Norman still the heart of Veterans Memorial Center


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Raymond Norman, 84, is a volunteer at the Brevard Veterans Memorial Center and Museum

Courtesy of Donn Weaver

Donn Weaver, the chairman of the Brevard Veterans’ Council, refers to Raymond Norman as “a rock of leadership and legacy” for the past two decades of the history of the Brevard Veterans Memorial Center and Museum.

“His imagination, energy and determination to make the center better has been a source of inspiration for many members and many in the community who support veterans and the center,” said Weaver, who should know all about Norman, since he is president of the center and museum.

Ray still enthusiastically volunteers for the center, bringing new ideas and concepts without a sign of slowing down. During his tenure with the center, Norman has served as president, vice president, secretary, chairman, vice chairman and docent. The years have not diminished his interest, either. Now 84, the Merritt Island resident has turned to yet another type of volunteer service.

“I’m now learning to work in the store at the center,” he said.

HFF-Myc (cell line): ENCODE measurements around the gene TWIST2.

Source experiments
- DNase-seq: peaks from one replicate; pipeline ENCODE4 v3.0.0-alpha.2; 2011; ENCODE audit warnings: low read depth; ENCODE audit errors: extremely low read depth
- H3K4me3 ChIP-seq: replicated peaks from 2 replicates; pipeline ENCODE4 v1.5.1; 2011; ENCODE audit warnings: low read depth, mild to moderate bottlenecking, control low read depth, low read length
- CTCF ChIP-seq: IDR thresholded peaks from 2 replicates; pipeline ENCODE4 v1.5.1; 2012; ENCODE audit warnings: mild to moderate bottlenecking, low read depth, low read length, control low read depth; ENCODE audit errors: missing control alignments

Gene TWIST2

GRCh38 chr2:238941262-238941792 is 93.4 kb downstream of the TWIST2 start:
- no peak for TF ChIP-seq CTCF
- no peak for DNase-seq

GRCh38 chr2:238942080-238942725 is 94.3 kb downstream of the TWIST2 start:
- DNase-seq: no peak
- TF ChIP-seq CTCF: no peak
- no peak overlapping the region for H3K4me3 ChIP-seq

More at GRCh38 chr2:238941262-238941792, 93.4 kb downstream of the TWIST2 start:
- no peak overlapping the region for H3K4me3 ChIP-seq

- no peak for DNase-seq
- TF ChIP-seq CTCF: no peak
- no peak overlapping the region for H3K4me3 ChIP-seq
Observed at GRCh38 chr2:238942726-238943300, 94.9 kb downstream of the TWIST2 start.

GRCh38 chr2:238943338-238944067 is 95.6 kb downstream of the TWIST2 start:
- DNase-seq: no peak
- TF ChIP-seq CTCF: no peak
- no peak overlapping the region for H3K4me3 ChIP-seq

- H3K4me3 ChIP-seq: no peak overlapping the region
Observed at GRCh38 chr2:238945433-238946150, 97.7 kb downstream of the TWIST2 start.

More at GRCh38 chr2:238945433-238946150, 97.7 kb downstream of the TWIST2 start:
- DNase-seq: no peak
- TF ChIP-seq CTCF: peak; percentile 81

Norman is grateful for his own time in military service, because the Naval Air Reserve served this Birmingham, Alabama native well.

“I wanted to see the world and go to college,” he explained.

Uncle Sam gave him travel opportunities and also helped Norman foot the bill for a bachelor’s degree in mechanical engineering, which he earned in 1957. Norman would eventually expand his military horizons from the Naval Reserve to the Army National Guard.

In his second career as an engineer, Norman worked for Pan American, first in St. Petersburg and then at Cape Canaveral Air Force Station.

“Along the way, I picked up a wife and a couple of kids,” he said.

He lost his “forever girl,” Faith, four years ago.

“We were married 56 years, three months, 20 days and 38 minutes,” he said.

He worked for NASA for 33 years, remaining with the Army for many of those years.

“I would put in 2,000 hours a year with NASA and 1,000 with the Army,” he said.

Retirement from NASA and the military did not mean the end of his working career. Norman became involved with Space Coast Sports Promotions, which orchestrated golf tournaments aimed primarily at military personnel. Bringing the military to play golf in Brevard was gold for the Space Coast.

“We generated quite a bit of money for the area,” Norman said.

The job also gave him an edge in the game, including three holes-in-one.

Golf is on the back burner now, but the Veterans Memorial Center will always be up front for Norman.

“We have a world class facility,” he said.

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